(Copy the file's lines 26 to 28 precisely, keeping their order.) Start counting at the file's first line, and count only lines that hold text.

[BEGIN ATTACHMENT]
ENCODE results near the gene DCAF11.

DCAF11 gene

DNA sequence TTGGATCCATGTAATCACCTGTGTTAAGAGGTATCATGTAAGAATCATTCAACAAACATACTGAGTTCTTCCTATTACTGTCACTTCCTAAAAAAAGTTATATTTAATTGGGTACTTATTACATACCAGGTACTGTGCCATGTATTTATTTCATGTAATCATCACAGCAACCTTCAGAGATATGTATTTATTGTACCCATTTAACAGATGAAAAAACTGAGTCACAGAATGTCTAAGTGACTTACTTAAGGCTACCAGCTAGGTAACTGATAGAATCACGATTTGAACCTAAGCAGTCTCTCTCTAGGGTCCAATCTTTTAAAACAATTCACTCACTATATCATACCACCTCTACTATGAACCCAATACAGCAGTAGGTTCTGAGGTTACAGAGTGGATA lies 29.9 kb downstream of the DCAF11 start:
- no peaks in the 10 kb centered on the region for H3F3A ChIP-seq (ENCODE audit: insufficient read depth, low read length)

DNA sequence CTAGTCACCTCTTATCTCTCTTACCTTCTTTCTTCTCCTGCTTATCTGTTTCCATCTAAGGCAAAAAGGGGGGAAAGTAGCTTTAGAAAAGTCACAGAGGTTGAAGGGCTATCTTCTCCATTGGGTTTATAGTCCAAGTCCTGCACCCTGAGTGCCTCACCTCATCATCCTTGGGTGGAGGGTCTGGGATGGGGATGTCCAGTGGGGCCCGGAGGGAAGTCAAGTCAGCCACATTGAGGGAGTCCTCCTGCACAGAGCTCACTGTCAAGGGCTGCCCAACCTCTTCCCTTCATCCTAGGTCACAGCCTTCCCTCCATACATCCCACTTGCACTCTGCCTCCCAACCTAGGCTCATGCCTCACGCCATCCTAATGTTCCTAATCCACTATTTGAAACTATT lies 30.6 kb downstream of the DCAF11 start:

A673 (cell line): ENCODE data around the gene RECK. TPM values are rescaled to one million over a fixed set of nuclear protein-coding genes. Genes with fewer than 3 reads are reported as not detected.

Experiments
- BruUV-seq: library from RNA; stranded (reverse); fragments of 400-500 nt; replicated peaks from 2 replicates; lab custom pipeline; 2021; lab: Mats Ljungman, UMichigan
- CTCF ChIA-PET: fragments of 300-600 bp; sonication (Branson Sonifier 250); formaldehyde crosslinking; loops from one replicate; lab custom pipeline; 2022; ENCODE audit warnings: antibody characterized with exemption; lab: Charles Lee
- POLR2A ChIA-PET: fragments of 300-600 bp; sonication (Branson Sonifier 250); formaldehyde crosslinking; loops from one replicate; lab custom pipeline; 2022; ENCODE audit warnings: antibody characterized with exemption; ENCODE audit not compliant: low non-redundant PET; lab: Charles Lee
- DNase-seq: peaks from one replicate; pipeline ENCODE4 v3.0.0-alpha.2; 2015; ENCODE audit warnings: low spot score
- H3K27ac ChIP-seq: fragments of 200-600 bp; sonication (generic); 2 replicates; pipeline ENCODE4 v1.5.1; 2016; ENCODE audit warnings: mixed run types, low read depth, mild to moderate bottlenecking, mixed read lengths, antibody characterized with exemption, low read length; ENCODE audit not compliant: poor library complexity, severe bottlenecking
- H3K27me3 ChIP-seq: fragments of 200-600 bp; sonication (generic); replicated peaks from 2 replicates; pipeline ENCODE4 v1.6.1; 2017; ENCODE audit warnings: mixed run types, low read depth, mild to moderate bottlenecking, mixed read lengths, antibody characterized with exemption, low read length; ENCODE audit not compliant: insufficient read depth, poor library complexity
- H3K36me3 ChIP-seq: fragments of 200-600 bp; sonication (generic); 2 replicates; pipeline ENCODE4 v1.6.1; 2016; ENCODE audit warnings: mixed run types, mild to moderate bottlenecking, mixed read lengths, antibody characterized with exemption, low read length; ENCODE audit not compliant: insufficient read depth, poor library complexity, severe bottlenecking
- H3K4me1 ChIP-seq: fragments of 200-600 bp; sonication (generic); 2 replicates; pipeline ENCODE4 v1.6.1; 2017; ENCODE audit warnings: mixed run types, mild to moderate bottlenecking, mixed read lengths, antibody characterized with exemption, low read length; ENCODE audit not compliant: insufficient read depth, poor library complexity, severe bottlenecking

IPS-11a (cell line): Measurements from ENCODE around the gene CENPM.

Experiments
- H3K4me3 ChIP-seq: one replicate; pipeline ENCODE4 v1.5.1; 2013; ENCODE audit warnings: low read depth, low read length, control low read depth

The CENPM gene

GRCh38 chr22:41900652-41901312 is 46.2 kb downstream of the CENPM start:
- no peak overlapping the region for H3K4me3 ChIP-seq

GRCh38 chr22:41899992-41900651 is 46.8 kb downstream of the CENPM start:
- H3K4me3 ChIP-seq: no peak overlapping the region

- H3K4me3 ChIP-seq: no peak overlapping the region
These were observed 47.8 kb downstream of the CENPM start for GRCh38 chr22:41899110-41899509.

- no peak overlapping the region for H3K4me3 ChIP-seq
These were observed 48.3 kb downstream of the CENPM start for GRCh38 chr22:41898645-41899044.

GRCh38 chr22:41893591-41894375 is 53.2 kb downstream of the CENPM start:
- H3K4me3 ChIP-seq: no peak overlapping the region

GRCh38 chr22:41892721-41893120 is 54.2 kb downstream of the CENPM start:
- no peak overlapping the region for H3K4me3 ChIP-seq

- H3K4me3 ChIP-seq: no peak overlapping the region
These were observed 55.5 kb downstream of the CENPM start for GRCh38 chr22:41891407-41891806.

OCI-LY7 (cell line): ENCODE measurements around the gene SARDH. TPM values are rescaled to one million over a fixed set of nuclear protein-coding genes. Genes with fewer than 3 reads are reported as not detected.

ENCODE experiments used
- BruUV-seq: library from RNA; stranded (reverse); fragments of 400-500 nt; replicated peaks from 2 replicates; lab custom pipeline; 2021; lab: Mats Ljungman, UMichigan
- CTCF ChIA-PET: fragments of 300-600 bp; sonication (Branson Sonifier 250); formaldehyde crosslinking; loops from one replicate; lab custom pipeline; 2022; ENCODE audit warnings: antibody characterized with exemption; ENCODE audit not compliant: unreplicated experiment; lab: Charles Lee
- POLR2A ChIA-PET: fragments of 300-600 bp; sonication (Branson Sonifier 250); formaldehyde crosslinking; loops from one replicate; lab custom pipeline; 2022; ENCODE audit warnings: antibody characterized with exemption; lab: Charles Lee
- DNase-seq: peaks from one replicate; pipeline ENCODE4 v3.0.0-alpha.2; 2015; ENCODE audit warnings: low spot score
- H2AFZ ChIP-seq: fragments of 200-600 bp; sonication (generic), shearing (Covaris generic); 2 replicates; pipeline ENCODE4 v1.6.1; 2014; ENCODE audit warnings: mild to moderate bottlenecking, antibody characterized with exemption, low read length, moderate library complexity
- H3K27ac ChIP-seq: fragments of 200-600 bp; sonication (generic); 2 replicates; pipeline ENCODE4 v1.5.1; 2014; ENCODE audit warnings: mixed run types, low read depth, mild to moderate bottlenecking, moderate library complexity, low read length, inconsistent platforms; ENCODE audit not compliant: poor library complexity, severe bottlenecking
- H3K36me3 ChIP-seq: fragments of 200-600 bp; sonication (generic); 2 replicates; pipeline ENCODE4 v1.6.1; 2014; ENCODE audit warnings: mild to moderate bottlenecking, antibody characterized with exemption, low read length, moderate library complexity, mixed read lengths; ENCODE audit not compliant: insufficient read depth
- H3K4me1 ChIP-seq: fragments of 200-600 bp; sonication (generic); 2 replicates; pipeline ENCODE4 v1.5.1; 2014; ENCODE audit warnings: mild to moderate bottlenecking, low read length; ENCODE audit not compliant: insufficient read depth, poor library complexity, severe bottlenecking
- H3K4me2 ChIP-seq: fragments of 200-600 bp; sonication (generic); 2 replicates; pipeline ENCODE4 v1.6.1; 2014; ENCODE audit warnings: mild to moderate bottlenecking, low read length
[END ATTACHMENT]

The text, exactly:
- no peak overlapping the region for H3K4me3 ChIP-seq
These were observed 48.3 kb downstream of the CENPM start for GRCh38 chr22:41898645-41899044.

GRCh38 chr22:41893591-41894375 is 53.2 kb downstream of the CENPM start: